One of the biggest PR firms in the world recently parted company with Twitter – after just a few weeks.
Rather than dwell on what makes a client fire a PR agency after just a few weeks (it was a load of changes in the marketing team at Twitter that forced their hand BTW) the question is – does Twitter really need a PR company?
Indeed, under what circumstances does a business or brand not need a PR agency?
Twitter is ubiquitous in the media. It is building up trust and influence on a daily basis. The more journalists quote tweets rather than getting a direct exclusive quote from a celebrity – the more the negation of the need for their existence. National journalists swallowing the bait set by the celebrity personal PR machine will lead to British tabloids being positvely owned by celebrities who are cocksure of their dominance following the phone hacking saga.
Twitter will need a financial PR agency if it decides to undergo an IPO like Facebook has announced today. Someone will be needed to manage the relentless flow of media requests to interview its founders. Underexploited brand extension opportunities will need to be strategically communicated.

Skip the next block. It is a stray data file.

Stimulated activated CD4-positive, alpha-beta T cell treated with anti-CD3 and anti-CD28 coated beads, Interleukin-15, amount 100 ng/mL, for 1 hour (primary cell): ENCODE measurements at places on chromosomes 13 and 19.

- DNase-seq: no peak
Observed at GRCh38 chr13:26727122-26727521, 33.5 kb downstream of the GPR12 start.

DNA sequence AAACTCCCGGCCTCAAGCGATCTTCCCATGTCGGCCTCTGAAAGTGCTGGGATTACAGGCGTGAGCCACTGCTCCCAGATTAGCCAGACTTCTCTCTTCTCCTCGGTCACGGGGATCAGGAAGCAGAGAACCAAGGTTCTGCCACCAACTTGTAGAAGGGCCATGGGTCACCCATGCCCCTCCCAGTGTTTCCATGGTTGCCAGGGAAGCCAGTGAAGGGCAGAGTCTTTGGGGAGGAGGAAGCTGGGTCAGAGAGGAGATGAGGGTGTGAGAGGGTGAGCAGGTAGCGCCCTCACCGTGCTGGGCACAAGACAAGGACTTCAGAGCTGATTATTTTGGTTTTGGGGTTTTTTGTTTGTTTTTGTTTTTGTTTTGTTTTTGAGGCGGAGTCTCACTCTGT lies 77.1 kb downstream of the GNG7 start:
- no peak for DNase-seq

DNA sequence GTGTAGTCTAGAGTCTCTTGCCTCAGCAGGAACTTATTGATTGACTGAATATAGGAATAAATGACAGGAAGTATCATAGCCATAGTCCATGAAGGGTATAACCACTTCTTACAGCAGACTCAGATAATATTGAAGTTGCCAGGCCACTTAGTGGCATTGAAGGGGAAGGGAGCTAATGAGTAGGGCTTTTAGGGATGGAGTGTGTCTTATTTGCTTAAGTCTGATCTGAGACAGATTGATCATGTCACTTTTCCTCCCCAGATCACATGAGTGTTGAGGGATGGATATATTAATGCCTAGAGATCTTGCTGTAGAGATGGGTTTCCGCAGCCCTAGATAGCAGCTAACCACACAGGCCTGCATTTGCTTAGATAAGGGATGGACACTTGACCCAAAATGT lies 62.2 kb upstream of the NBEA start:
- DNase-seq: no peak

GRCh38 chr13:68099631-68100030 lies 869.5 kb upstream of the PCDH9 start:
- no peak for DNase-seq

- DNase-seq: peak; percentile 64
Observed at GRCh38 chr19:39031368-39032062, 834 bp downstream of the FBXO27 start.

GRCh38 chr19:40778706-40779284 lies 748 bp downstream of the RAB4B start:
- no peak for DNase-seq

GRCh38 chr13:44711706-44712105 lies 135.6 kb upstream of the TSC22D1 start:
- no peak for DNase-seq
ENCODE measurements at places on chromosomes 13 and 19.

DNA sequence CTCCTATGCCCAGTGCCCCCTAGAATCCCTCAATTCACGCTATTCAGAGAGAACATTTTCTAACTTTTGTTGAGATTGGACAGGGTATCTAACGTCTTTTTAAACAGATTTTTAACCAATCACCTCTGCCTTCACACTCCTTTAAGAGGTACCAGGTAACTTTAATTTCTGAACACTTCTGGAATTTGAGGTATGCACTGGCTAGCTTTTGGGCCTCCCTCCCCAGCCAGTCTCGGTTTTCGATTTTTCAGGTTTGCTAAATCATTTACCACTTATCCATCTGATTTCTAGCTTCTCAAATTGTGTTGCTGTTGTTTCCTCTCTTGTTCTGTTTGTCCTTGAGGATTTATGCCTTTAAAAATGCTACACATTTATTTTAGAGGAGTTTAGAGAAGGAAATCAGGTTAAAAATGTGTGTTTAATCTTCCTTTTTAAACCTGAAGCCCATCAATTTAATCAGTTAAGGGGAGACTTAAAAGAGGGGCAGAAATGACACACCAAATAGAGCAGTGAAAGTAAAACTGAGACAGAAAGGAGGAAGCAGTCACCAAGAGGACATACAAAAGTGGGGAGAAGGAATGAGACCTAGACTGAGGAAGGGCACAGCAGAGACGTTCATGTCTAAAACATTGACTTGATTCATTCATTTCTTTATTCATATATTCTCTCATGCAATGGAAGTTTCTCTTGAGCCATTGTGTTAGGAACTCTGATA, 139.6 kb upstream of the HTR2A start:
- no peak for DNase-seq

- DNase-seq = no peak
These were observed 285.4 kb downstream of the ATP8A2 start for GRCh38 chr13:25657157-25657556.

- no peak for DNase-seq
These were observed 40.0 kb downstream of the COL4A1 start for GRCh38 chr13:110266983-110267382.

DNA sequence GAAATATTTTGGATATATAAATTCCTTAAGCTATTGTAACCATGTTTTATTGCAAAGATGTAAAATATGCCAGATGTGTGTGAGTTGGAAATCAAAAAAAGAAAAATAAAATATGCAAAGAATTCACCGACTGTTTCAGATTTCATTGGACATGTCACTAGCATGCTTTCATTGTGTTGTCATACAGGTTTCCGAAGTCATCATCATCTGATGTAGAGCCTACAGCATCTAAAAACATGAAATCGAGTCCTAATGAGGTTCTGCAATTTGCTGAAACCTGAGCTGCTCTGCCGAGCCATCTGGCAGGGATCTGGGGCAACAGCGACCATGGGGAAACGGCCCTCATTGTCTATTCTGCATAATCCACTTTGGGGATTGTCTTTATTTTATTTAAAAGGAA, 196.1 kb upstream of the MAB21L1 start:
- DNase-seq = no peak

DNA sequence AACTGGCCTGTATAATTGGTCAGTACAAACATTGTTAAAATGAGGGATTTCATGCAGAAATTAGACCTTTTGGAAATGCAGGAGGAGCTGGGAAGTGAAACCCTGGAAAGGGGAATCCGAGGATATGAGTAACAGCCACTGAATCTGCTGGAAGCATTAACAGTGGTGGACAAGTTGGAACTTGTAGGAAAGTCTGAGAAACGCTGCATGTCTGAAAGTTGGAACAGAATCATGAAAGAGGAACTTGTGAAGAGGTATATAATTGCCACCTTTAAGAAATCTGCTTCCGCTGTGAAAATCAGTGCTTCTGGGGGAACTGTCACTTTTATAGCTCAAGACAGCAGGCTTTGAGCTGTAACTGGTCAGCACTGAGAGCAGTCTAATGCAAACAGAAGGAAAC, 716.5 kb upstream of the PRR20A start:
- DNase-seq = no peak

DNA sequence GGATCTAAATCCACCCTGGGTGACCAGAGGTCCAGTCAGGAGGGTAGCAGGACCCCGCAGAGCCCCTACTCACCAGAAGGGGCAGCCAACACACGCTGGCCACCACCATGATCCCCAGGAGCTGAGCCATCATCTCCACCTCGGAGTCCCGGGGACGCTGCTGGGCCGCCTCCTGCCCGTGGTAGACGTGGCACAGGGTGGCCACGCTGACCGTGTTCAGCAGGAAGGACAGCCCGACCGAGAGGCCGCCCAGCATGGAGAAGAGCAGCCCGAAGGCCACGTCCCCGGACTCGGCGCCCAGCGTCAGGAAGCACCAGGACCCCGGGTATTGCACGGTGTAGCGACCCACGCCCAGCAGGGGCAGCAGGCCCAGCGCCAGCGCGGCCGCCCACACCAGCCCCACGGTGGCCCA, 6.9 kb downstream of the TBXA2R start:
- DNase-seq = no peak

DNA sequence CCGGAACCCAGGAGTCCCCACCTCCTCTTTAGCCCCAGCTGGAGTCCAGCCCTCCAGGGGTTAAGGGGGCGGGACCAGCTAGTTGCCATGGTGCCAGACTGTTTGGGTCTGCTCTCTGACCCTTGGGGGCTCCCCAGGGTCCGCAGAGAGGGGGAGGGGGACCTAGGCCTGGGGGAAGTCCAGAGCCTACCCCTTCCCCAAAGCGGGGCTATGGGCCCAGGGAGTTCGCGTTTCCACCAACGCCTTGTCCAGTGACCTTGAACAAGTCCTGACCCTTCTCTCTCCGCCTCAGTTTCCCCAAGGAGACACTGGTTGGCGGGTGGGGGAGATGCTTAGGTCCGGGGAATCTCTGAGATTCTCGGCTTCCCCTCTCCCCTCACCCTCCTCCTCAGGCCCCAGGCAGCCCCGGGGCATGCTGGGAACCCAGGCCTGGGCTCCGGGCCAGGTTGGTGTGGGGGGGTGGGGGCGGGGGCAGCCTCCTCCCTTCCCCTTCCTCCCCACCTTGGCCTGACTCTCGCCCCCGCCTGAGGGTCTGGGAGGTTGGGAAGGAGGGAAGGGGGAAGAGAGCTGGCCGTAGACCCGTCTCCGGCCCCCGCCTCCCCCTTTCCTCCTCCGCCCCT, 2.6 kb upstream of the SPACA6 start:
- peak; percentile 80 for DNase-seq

What if Twitter relied on its own product for its PR? Is it possible to inform, educate and influence mass audiences in 140 characters? Can you sustain a reputation through Twitter on a meaningful basis with your audiences?
I heard a story the other day about a certain notoriously lairy Manchester corporate finance ‘professional’ who tweeted something racist shortly after joining a new firm. He was promptly (and quite rightly) fired and frogmarched out of the building.
So, for him, and his bosses, there is enough space in 140 characters to influence the destruction of a career and reputation. But is there enough space in 140 characters to position a brand into something so insightful, so persuasive and so motivational that it leads to millions of people into positive (commercial or political) action?
The riots summer riots in Manchester and London were blamed on Twitter, BBM and Facebook. The emergence of democratic society in the Arab spring were powered by 140 characters according to most western media reports.
So that’s it then. Sack your PR company, stop buying newspapers and just post tweets on Twitter to enhance and sustain your reputation.
Thankfully, most people realise that Twitter is just another channel. It’s not the be all and end all of a 21st century PR campaign. It’s addictive for marketers (and PR agencies) because it’s supplies the instant gratification of observing your marketing messages being shared by ‘real people’.
A fully rounded integrated marketing campaign using all the touch points are always going to be more successful than putting all your eggs into one basket.